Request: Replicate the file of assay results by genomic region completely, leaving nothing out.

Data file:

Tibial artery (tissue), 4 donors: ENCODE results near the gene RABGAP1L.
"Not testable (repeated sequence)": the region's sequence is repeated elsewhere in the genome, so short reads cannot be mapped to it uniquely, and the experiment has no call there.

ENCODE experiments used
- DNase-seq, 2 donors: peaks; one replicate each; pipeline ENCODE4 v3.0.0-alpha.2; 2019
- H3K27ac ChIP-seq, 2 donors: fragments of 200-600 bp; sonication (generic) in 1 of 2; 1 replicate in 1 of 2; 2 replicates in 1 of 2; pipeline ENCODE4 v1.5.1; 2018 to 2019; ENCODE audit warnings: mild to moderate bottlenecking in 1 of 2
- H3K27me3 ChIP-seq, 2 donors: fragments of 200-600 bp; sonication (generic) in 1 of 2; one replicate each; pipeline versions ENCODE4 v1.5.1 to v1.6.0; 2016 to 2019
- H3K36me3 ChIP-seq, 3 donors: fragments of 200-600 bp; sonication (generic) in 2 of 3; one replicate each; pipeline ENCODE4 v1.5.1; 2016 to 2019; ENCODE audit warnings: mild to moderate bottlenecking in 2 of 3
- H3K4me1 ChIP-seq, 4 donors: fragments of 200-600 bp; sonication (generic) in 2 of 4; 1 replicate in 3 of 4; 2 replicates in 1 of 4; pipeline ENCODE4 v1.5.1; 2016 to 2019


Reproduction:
Tibial artery (tissue), 4 donors: ENCODE results near the gene RABGAP1L.
"Not testable (repeated sequence)": the region's sequence is repeated elsewhere in the genome, so short reads cannot be mapped to it uniquely, and the experiment has no call there.

ENCODE experiments used
- DNase-seq, 2 donors: peaks; one replicate each; pipeline ENCODE4 v3.0.0-alpha.2; 2019
- H3K27ac ChIP-seq, 2 donors: fragments of 200-600 bp; sonication (generic) in 1 of 2; 1 replicate in 1 of 2; 2 replicates in 1 of 2; pipeline ENCODE4 v1.5.1; 2018 to 2019; ENCODE audit warnings: mild to moderate bottlenecking in 1 of 2
- H3K27me3 ChIP-seq, 2 donors: fragments of 200-600 bp; sonication (generic) in 1 of 2; one replicate each; pipeline versions ENCODE4 v1.5.1 to v1.6.0; 2016 to 2019
- H3K36me3 ChIP-seq, 3 donors: fragments of 200-600 bp; sonication (generic) in 2 of 3; one replicate each; pipeline ENCODE4 v1.5.1; 2016 to 2019; ENCODE audit warnings: mild to moderate bottlenecking in 2 of 3
- H3K4me1 ChIP-seq, 4 donors: fragments of 200-600 bp; sonication (generic) in 2 of 4; 1 replicate in 3 of 4; 2 replicates in 1 of 4; pipeline ENCODE4 v1.5.1; 2016 to 2019